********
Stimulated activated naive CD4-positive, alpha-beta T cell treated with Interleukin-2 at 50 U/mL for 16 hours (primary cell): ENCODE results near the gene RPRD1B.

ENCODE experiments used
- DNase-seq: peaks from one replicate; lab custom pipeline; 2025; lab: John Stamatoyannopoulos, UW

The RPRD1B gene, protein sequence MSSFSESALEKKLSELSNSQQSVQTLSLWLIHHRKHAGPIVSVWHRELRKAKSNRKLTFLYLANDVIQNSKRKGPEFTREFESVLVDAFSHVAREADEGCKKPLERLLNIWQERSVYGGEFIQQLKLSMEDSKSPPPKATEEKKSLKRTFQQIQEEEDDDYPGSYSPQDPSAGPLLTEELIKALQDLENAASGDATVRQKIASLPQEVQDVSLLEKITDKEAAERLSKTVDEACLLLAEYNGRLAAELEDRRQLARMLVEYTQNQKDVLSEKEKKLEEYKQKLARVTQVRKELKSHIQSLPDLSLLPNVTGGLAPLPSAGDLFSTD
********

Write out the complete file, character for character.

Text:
Stimulated activated naive CD4-positive, alpha-beta T cell treated with Interleukin-2 at 50 U/mL for 16 hours (primary cell): ENCODE results near the gene RPRD1B.

ENCODE experiments used
- DNase-seq: peaks from one replicate; lab custom pipeline; 2025; lab: John Stamatoyannopoulos, UW

The RPRD1B gene, protein sequence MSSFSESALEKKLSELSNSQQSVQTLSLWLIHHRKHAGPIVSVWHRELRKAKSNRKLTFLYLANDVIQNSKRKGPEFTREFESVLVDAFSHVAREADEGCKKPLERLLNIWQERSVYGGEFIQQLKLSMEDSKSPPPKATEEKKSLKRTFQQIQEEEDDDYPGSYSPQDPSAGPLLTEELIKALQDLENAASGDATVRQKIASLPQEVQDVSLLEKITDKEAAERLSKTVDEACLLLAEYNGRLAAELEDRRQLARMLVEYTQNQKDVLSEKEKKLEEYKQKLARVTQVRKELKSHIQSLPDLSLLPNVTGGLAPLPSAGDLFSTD